General intent does not require an intentional unlawful action but only that a wrongful act was commtitted. Specific intent requires intentional unlawful action
Competency is the ability to understand that wrongful nature of an act.
Yes, a "wrongful act" CAN be both a tort and a criminal act. For example recall the O.J. Simpson case. He was charged with murder - found not guilty, but wound up being successfully prosecuted for "wrongful death."
Entering upon a property with the intent to commit an unlawful act.
Any act which is against the law.
A wrongful act, punishable by law.
The Sedition Act
Manslaughter in the second degree is defined as the unlawful killing of a human being without malice either express or implied, and without intent to kill or to inflict the injury causing death, committed accidentally in the commission of some unlawful act not felonious, or in the improper performance of an act lawful in itself. Manslaughter in the second degree may be committed by the doing of an unlawful act, or the doing of a lawful act in an unlawful manner, although at the time the defendant did not actually know that the act would result in homicide, and this notwithstanding, after the act was done, or while in progress the defendant used ordinary care to prevent the taking of human life; nor is the intention to take life necessary in a prosecution for this offense.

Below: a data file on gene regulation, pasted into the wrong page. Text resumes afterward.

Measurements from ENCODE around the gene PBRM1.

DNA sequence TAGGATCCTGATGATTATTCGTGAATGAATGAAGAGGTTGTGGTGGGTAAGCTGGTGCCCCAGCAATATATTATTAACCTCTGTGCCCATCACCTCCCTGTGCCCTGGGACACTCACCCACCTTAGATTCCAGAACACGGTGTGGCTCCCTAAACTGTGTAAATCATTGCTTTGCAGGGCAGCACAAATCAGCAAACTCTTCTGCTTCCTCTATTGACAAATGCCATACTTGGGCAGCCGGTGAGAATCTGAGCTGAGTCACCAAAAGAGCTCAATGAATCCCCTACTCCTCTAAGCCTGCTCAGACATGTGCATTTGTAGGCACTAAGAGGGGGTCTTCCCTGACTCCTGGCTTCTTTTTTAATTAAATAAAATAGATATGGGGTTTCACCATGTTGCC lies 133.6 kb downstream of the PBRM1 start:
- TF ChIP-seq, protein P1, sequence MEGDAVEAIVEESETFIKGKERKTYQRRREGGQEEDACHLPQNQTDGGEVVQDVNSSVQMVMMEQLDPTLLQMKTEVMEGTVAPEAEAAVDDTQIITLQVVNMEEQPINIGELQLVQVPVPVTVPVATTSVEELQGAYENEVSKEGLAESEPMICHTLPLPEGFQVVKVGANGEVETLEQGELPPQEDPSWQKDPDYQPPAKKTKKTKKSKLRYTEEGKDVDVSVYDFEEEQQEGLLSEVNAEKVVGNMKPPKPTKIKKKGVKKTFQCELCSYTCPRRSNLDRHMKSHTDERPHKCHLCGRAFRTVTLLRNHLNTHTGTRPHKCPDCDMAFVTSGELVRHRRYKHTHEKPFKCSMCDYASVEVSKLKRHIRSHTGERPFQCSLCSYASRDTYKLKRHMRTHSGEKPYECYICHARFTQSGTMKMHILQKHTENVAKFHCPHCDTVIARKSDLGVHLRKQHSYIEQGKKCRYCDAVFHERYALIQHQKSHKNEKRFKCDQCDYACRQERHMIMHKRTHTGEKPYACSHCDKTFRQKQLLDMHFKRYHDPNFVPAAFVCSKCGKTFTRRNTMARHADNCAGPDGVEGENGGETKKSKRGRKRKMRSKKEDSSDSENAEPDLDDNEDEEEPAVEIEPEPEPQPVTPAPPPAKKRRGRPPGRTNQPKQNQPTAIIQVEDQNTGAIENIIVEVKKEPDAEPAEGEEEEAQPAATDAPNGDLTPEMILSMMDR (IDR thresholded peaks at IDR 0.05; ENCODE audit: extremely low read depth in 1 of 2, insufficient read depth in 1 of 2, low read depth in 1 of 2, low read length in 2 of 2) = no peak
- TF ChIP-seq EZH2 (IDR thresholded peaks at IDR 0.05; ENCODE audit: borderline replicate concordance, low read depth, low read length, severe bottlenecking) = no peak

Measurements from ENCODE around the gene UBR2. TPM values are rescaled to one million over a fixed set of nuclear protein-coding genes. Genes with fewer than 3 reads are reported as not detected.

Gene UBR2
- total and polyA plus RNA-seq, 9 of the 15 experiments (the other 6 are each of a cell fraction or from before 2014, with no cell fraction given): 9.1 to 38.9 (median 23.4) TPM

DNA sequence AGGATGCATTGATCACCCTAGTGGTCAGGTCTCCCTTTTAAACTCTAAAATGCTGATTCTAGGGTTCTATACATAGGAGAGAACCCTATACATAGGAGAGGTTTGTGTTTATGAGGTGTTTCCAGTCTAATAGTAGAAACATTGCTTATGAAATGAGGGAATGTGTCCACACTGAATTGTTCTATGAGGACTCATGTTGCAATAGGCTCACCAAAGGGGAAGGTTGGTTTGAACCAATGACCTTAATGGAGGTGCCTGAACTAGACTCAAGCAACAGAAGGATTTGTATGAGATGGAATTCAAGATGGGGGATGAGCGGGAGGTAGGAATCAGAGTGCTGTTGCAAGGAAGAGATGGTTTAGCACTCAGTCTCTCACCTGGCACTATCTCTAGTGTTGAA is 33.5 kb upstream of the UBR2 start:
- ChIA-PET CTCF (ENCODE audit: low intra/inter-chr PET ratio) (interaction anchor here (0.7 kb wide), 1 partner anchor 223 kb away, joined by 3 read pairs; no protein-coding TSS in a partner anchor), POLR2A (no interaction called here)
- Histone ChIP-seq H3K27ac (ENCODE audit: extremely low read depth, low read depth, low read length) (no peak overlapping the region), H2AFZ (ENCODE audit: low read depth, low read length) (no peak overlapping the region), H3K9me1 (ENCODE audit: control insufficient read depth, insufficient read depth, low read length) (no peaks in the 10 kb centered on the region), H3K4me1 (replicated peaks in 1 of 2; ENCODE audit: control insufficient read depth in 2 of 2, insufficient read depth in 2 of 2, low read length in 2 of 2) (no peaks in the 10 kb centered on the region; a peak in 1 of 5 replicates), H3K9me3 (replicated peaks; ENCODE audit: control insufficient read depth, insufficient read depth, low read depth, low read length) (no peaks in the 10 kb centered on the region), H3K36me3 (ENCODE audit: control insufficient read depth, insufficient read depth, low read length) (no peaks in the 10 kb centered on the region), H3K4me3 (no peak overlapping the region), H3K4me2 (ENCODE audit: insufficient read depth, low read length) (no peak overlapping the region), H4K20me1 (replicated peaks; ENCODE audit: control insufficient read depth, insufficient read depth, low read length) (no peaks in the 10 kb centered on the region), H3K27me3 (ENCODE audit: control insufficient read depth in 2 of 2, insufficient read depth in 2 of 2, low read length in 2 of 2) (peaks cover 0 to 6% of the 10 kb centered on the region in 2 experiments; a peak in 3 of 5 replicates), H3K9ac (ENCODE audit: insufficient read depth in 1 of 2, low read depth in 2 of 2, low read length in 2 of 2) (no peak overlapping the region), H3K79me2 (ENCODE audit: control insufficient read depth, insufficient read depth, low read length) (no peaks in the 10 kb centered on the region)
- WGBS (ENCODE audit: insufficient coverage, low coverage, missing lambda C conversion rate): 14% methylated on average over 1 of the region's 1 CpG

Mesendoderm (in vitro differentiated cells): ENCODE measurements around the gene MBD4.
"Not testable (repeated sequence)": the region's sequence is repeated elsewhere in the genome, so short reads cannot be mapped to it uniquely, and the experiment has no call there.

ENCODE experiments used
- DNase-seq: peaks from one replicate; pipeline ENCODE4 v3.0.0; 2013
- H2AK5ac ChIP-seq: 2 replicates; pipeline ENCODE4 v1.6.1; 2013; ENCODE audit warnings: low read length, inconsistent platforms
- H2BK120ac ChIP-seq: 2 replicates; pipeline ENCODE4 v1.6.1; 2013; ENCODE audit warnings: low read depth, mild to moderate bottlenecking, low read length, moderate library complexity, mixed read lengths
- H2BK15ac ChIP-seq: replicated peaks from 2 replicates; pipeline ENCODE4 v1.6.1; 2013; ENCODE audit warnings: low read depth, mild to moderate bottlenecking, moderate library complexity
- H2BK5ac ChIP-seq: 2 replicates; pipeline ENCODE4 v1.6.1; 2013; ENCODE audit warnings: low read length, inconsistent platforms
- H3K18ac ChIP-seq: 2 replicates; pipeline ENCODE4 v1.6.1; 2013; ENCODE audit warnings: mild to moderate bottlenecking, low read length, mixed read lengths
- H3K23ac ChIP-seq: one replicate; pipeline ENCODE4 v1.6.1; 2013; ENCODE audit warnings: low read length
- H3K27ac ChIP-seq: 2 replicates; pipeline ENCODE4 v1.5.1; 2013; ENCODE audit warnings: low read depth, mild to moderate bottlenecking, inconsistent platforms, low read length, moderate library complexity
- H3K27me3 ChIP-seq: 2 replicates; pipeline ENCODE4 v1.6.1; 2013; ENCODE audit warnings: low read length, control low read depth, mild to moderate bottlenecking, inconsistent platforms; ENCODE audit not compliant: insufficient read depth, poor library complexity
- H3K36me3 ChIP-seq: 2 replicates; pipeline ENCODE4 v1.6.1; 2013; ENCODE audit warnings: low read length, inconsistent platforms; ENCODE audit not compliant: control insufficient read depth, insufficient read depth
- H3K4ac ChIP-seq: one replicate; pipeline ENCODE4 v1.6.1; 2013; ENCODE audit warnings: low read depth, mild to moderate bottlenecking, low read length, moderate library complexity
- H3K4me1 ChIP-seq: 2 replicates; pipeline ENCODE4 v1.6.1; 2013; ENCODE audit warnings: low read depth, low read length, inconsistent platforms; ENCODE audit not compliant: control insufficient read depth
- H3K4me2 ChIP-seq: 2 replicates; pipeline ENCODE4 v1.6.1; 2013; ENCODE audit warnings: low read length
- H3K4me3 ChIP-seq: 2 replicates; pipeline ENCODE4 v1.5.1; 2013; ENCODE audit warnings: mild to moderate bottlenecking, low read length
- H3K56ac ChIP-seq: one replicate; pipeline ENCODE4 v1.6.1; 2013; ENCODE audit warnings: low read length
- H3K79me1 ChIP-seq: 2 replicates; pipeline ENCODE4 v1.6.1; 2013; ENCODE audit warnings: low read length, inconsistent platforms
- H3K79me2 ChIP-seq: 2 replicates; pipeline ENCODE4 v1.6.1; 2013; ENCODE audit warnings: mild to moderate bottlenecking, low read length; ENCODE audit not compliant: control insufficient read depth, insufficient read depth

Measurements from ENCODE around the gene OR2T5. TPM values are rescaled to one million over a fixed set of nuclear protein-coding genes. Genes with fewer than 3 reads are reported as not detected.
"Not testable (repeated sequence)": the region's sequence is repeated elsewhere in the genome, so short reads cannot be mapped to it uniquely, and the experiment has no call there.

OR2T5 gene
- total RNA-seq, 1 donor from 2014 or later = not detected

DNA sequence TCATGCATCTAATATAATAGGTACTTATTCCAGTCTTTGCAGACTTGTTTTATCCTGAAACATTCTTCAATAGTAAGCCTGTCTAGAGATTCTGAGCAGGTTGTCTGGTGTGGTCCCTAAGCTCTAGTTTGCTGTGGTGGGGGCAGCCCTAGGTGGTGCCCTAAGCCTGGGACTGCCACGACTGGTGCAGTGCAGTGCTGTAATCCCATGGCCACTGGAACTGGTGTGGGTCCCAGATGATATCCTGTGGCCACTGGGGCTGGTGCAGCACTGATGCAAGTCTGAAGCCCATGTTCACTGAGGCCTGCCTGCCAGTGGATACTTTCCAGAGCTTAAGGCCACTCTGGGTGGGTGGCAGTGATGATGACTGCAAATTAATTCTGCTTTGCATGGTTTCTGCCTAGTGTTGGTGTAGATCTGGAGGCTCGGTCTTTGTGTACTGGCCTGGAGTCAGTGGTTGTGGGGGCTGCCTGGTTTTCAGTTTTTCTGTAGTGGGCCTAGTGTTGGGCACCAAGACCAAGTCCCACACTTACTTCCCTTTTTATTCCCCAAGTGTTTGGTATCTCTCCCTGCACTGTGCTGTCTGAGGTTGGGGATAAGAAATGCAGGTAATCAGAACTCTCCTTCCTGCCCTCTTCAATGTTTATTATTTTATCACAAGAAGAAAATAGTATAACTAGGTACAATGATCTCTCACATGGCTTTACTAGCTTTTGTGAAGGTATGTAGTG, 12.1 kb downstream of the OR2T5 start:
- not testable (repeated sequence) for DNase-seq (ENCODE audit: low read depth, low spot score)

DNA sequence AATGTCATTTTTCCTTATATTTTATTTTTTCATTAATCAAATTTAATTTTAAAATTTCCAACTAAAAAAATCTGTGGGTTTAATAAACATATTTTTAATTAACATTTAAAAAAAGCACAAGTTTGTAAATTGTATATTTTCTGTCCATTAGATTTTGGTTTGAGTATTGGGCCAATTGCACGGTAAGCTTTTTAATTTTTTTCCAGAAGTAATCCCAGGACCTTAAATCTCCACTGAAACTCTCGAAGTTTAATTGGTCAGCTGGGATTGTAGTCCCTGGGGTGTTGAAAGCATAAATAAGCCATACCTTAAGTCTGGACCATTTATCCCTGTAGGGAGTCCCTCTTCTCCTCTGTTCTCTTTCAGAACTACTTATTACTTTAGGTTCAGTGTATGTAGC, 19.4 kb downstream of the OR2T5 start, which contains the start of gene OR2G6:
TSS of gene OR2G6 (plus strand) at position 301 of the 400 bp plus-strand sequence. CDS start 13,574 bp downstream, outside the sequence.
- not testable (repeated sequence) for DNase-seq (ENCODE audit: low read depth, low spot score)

The difference between the two cases is that one is considered to be an act of carelessness or negligence. The other one is the intentional act of. When it is wrongful, it is a civil case.
in flagrante delicto